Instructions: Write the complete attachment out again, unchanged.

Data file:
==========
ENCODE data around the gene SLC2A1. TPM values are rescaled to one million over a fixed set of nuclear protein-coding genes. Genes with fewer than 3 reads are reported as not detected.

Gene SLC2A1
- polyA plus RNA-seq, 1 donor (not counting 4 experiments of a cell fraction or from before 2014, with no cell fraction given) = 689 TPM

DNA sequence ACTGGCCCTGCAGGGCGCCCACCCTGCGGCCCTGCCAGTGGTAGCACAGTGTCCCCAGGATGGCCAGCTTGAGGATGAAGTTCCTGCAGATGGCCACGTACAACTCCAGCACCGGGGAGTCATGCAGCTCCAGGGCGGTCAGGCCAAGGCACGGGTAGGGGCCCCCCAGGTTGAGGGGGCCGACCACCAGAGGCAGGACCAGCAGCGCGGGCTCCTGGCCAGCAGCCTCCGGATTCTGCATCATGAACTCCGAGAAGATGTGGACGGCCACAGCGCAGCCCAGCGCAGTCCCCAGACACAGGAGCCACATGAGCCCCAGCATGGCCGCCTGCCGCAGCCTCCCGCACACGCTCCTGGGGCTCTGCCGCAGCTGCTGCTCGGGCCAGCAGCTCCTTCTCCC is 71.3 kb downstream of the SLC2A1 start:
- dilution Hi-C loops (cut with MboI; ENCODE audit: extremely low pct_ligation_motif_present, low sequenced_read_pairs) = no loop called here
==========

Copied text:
ENCODE data around the gene SLC2A1. TPM values are rescaled to one million over a fixed set of nuclear protein-coding genes. Genes with fewer than 3 reads are reported as not detected.

Gene SLC2A1
- polyA plus RNA-seq, 1 donor (not counting 4 experiments of a cell fraction or from before 2014, with no cell fraction given) = 689 TPM

DNA sequence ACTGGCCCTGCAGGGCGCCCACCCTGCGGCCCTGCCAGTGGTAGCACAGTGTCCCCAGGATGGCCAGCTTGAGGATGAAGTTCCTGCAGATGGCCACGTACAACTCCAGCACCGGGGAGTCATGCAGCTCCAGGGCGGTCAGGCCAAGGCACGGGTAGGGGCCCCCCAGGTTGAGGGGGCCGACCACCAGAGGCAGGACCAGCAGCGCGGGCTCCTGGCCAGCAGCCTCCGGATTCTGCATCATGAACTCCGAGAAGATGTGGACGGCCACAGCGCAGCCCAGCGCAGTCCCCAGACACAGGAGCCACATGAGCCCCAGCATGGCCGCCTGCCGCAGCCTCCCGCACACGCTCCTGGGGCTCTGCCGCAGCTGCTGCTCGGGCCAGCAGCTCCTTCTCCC is 71.3 kb downstream of the SLC2A1 start:
- dilution Hi-C loops (cut with MboI; ENCODE audit: extremely low pct_ligation_motif_present, low sequenced_read_pairs) = no loop called here